12352 Default-First-Site-Name\W2K3ENTR2-VM11 13977 2008-01-17 14:14:55 1 whenCreated
ABSENT member 2008-01-17 14:45:23 Default-First-Site-Name\W2K3ENTR2-VM11 12487 14151 1
Notice above there are 10 entries associated with the member attribute of DOM1\GLOBALGROUP. The last 7 were snipped for the sake of brevity.
Important: In DSA.msc or LDP.exe or your favorite LDAP reader, you should see only 9 values…the 9 members of this group. The ABSENT entry is similar to a tombstoned object where it references the knowledge of a removed value in a LVR enabled attribute and will be garbage collected after TSL.
System state backup taken of w2k3entr2-vm12
The accidental modification of data in AD
One user is removed from the group (user object not deleted)
13977 Default-First-Site-Name\W2K3ENTR2-VM11 13977 2008-01-17 14:14:55 1 objectClass
13977 Default-First-Site-Name\W2K3ENTR2-VM11 13977 2008-01-17 14:14:55 1 cn
ABSENT member 2008-01-17 15:13:00 Default-First-Site-Name\W2K3ENTR2-VM11 14178 14178 1
12352 Default-First-Site-Name\W2K3ENTR2-VM11 13977 2008-01-17 14:14:55 1 objectClass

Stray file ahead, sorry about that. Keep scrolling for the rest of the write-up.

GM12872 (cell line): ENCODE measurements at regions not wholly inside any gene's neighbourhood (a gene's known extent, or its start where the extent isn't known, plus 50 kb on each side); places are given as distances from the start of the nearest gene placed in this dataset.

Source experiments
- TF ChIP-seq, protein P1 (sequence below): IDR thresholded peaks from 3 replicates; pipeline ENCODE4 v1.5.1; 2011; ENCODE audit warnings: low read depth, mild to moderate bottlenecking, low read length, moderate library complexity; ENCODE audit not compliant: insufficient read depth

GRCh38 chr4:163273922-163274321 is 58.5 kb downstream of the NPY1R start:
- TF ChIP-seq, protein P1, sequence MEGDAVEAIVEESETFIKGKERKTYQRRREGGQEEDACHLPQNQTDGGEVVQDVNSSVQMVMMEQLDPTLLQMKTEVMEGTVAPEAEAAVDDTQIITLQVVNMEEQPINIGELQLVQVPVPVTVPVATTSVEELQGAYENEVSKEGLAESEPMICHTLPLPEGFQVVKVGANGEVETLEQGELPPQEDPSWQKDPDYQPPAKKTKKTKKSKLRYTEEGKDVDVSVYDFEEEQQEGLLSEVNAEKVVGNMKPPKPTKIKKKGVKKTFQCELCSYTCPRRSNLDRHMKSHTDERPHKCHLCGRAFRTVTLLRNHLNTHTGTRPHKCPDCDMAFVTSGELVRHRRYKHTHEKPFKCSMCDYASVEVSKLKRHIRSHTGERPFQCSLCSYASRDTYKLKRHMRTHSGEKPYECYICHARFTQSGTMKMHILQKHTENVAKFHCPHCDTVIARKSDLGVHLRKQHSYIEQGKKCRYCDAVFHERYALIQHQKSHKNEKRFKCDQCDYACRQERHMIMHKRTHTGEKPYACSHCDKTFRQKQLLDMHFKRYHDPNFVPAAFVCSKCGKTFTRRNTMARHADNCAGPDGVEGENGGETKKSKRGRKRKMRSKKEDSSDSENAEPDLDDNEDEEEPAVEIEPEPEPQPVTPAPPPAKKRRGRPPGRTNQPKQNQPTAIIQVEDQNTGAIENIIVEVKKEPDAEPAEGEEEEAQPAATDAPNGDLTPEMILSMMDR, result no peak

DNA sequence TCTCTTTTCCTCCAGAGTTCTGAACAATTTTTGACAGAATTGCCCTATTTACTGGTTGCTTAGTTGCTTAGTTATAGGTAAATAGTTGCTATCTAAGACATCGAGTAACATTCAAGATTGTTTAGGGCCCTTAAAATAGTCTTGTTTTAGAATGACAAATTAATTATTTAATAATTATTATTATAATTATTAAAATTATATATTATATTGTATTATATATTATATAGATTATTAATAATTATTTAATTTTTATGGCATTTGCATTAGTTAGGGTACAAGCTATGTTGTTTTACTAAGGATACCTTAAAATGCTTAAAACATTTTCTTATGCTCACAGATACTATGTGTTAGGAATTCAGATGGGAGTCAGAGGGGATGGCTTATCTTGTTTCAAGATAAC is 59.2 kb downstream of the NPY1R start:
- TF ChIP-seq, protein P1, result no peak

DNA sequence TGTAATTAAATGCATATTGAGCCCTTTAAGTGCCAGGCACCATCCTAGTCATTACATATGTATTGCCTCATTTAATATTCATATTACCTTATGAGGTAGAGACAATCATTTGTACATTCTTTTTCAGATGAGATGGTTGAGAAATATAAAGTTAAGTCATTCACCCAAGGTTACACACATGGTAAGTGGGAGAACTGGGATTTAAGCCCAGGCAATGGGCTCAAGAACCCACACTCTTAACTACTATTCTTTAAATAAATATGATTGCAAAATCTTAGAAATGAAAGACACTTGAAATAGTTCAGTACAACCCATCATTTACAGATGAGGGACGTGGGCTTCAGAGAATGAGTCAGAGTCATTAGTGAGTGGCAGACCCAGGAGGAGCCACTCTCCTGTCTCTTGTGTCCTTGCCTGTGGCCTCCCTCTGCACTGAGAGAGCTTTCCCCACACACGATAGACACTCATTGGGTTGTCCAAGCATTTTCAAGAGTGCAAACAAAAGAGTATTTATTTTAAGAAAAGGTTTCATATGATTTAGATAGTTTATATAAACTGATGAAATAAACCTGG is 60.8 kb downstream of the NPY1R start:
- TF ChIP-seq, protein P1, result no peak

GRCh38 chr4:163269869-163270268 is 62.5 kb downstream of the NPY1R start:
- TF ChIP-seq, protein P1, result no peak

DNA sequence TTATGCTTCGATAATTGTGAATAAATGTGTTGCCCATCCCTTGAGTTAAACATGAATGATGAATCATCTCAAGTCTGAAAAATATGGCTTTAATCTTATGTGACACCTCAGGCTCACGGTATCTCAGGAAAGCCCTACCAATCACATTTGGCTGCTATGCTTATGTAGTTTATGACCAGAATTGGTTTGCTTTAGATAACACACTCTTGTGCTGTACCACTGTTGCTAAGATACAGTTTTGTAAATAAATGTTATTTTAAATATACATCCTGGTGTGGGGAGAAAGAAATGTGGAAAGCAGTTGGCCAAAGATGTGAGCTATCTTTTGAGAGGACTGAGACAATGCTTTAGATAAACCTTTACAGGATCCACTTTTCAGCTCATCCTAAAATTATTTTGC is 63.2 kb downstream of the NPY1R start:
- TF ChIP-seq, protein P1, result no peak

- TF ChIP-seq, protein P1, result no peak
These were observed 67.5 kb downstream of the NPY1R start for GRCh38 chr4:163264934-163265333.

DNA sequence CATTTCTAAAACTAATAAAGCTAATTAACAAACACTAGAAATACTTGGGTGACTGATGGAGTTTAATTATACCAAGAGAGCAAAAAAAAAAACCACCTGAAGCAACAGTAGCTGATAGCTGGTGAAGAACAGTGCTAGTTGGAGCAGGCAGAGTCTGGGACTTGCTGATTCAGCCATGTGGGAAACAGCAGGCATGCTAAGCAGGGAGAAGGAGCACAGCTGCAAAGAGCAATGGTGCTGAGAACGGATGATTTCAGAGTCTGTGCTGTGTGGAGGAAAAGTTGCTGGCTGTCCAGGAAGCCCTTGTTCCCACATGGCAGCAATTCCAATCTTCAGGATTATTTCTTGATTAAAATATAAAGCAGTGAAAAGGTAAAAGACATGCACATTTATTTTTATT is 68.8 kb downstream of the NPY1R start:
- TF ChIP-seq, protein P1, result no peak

12352 Default-First-Site-Name\W2K3ENTR2-VM12 12352 2008-01-17 14:15:11 1 cn
ABSENT member 2008-01-17 15:13:00 Default-First-Site-Name\W2K3ENTR2-VM11 12511 14178 1
Notice that CN=user2,OU=userstore,DC=dom1,DC=root used to be LEGACY, and is now ABSENT. Also notice that the member attribute still has a version of 10. This is visible evidence of the new LVR code in action. The replication metadata on the member attribute is not touched…and therefore we no longer suffer the inefficient replication of the full multi-valued attribute. Furthermore, the LDAP transaction is now limited to the modified values instead of having to re-write the entire multi-valued attribute.
Auth restore of group on w2k3entr2-vm12
This object replicates w2k3entr2-vm11 as shown below.
14209 Default-First-Site-Name\W2K3ENTR2-VM12 16385 2008-01-17 15:26:08100001 objectClass
14208 Default-First-Site-Name\W2K3ENTR2-VM11 14208 2008-01-17 15:47:09 2 cn
14209 Default-First-Site-Name\W2K3ENTR2-VM12 16385 2008-01-17 15:26:08100010 member <--
Notice the member attribute version has increased by 100,000 and replicated to w2k3entr2-vm11. Completely expected behavior for an auth restore.
14209 Default-First-Site-Name\W2K3ENTR2-VM12 16385 2008-01-17 15:26:08100001 instanceType
ABSENT member 2008-01-17 15:26:08 Default-First-Site-Name\W2K3ENTR2-VM12 14212 16386 100001